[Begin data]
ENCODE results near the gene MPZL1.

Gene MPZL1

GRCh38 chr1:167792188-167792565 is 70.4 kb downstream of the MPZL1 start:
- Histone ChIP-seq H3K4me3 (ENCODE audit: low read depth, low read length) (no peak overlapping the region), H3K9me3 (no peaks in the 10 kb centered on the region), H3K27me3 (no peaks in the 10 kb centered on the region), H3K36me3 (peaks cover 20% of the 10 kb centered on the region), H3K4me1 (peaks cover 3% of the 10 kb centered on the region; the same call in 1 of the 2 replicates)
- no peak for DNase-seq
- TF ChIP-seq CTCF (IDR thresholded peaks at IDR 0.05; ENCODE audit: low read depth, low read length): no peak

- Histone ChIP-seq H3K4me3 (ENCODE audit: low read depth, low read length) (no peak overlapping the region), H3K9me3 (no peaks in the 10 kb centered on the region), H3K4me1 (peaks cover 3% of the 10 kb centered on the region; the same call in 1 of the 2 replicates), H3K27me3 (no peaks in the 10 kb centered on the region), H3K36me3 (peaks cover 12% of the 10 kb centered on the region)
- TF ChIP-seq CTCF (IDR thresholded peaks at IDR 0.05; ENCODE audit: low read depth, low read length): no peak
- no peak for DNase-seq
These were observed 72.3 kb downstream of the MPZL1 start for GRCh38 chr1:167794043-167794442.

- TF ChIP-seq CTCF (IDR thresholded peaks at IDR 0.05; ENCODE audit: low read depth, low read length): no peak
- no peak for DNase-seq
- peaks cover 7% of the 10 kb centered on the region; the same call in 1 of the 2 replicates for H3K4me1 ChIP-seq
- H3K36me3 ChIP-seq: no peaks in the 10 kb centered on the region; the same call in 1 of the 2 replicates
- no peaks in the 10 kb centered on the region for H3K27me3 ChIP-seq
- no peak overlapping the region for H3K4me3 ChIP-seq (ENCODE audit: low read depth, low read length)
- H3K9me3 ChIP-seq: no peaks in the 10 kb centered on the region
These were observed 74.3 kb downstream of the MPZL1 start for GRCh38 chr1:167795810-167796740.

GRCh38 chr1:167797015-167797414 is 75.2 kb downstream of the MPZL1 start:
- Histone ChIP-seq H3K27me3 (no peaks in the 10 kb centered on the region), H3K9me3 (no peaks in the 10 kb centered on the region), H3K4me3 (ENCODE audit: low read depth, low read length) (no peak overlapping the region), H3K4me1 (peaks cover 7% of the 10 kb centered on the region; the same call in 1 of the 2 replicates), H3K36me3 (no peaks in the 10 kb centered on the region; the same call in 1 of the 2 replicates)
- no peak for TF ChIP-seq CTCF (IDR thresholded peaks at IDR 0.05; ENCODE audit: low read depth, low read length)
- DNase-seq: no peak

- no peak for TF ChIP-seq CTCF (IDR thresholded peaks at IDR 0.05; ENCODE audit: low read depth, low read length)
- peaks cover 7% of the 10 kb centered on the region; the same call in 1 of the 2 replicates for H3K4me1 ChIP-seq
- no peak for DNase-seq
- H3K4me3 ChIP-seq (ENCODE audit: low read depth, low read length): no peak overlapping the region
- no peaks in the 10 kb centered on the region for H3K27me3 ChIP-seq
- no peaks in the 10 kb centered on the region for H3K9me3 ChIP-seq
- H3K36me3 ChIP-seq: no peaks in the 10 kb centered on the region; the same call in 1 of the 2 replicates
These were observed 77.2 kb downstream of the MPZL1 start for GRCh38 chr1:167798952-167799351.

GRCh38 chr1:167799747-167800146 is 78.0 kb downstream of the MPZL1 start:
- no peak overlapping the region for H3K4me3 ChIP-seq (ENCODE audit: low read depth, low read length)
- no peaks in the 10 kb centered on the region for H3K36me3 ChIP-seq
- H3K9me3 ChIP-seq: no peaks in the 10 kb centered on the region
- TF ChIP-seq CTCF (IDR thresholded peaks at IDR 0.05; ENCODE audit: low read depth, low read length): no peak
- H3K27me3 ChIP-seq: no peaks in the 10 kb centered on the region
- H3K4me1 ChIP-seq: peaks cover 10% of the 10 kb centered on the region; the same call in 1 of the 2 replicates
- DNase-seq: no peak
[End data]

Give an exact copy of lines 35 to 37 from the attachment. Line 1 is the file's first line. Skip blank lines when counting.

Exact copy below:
- TF ChIP-seq CTCF (IDR thresholded peaks at IDR 0.05; ENCODE audit: low read depth, low read length): no peak
- H3K27me3 ChIP-seq: no peaks in the 10 kb centered on the region
- H3K4me1 ChIP-seq: peaks cover 10% of the 10 kb centered on the region; the same call in 1 of the 2 replicates